The key difference in the supply mechanisms is in the induced variation in the rate of production of monetary gold in response to its purchasing power, by contrast to the non-variation in BTC. A rise in the purchasing power of BTC does not provoke any change in the quantity of BTC in the short run or in the long run. In Econ 101 language, the supply curve for BTC is always vertical. (The supply curve is, however, programmed to shift to the right over time, ever more slowly, until it stops at 21 million units). By contrast, a non-transitory rise in the purchasing power of gold brings about some small increase in the quantity of monetary gold in the short run by incentivizing owners of non-monetary gold items (jewelry and candlesticks) to melt some of them down and monetize them (assuming open mints) in response to the rising opportunity cost of holding them and to the owners’ increased wealth. The short-run supply curve is not vertical. Still more importantly, the rise will bring about a much larger increase in the longer run by incentivizing owners of gold mines to increase their output. The “long-run stock supply curve” for monetary gold is fairly flat. (I walk through the stock-flow supply dynamics in greater detail in chapter 2 of my monetary theory text.) The purchasing power of gold is mean-reverting over the long run, a pattern seen clearly in the historical record.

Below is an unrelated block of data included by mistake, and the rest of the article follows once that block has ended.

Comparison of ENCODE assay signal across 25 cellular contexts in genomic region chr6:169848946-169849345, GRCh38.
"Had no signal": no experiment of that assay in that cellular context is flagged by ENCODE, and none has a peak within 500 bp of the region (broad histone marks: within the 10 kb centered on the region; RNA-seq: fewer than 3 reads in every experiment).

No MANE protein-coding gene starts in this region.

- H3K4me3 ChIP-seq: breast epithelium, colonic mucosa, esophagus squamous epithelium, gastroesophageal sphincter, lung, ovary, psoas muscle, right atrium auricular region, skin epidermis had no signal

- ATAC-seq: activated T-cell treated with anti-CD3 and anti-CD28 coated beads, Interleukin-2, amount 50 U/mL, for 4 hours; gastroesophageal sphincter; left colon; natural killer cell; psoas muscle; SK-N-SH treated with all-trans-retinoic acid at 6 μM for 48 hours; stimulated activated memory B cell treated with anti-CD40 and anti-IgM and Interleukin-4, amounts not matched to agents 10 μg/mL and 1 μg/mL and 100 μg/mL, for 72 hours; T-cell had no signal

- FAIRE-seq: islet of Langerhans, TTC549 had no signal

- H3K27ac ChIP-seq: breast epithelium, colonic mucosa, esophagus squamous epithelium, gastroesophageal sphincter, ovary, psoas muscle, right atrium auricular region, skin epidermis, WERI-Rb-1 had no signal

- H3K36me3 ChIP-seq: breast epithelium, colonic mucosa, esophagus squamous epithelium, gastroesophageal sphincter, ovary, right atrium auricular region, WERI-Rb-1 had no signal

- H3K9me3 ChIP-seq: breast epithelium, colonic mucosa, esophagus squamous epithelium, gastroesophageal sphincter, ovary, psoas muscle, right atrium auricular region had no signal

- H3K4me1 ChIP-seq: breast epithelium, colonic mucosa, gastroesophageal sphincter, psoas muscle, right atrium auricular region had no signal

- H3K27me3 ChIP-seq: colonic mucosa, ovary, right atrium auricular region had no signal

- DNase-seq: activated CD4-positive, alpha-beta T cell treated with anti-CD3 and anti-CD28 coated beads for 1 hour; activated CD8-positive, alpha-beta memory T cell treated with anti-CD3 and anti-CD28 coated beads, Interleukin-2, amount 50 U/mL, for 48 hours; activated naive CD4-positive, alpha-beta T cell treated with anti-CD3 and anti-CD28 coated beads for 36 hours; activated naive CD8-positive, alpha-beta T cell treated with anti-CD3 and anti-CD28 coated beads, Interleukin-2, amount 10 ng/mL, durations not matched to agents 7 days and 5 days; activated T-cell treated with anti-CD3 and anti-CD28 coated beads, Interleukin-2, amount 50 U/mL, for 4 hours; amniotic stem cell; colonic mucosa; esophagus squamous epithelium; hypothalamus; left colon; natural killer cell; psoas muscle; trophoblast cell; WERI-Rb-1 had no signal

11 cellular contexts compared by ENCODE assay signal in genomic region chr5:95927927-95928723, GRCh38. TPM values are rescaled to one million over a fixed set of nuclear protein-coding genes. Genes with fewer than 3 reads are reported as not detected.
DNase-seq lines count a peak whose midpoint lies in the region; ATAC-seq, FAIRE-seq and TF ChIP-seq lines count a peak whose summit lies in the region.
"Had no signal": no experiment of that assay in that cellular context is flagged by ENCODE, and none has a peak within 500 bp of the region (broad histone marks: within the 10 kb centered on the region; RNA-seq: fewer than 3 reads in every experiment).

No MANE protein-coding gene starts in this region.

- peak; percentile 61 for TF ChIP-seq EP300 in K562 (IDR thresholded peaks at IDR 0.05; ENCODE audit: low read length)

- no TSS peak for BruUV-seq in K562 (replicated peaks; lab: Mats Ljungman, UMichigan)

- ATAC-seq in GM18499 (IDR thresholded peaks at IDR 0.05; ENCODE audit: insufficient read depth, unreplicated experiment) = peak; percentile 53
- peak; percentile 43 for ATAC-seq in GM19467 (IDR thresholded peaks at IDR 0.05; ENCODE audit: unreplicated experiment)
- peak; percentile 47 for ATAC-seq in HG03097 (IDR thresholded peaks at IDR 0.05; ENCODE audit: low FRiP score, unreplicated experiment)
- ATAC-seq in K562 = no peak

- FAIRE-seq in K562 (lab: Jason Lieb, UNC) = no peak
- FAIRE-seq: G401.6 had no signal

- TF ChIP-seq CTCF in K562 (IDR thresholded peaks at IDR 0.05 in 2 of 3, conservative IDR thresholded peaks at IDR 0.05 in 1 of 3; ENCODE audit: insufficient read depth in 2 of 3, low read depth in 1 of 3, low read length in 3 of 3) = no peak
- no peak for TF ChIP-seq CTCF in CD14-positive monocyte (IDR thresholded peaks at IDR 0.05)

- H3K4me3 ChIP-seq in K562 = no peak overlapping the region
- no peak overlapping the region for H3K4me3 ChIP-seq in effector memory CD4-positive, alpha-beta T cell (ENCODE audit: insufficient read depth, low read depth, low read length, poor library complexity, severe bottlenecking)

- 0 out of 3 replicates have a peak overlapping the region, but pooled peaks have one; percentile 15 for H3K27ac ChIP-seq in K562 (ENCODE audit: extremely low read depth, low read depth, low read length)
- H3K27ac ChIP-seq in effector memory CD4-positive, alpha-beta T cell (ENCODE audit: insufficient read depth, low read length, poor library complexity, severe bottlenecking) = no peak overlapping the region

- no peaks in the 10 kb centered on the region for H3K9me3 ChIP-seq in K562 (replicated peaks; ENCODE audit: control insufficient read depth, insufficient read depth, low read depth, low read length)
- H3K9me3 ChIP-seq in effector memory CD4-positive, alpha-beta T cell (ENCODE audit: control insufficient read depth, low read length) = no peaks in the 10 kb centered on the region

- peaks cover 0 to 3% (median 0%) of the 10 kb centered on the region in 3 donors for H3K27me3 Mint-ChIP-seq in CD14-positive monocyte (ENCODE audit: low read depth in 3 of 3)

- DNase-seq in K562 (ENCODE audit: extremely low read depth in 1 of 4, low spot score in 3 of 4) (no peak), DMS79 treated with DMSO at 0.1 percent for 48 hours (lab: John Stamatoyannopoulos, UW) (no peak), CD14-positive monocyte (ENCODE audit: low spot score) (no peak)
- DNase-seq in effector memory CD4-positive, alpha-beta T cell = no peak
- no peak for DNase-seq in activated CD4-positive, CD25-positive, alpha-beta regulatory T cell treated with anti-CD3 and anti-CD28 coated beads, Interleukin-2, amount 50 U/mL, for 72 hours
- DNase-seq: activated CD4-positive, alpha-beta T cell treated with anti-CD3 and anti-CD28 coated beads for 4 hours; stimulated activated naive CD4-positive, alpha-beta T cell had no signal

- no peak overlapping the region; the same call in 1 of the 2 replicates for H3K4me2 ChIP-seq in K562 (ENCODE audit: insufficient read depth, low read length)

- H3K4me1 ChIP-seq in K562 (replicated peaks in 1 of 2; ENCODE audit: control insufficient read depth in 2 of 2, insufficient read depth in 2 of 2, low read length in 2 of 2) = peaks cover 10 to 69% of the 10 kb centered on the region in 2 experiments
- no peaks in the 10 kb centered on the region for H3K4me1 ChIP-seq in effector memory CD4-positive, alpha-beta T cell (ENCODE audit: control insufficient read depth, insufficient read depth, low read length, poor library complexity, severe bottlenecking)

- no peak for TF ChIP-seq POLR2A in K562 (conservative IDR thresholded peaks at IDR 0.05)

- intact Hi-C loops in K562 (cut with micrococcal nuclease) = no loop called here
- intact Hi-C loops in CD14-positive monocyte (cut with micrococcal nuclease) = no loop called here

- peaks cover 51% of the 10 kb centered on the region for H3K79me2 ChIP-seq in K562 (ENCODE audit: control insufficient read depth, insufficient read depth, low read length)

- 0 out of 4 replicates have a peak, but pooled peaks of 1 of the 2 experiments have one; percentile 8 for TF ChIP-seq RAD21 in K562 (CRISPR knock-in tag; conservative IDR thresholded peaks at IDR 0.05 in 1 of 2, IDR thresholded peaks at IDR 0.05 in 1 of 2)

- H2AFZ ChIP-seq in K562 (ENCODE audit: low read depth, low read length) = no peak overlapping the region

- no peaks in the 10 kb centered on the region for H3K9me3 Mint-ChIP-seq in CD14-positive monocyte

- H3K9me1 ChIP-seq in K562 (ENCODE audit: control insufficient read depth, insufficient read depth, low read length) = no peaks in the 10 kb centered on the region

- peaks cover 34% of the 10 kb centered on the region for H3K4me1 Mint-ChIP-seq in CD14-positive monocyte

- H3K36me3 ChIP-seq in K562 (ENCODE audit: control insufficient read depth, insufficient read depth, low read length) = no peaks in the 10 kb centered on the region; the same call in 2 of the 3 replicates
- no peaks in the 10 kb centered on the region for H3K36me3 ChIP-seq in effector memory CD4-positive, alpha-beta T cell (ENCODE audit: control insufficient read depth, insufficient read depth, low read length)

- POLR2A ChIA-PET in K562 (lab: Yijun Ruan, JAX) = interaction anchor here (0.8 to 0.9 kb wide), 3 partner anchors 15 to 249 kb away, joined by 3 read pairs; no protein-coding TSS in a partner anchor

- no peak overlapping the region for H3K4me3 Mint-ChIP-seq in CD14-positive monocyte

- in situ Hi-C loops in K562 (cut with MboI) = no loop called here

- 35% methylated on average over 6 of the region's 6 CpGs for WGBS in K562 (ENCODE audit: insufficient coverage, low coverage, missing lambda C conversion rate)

Because its quantity is pre-programmed, the stock of BTC is free from supply shocks, unlike that of monetary gold. Supply shocks from gold discoveries under the gold standard were historically small, however. The largest on record was the joint impact of the California and Australian gold rushes, which (according to Hugh Rockoff) together created only 6.39 percent annual growth in the world stock of gold during the decade 1849-59, resulting in less than 1.5 percent annual inflation in gold-standard countries over that decade. For reference, the average of decade-averaged annual growth rates over 1839-1919 was about 2.9 percent.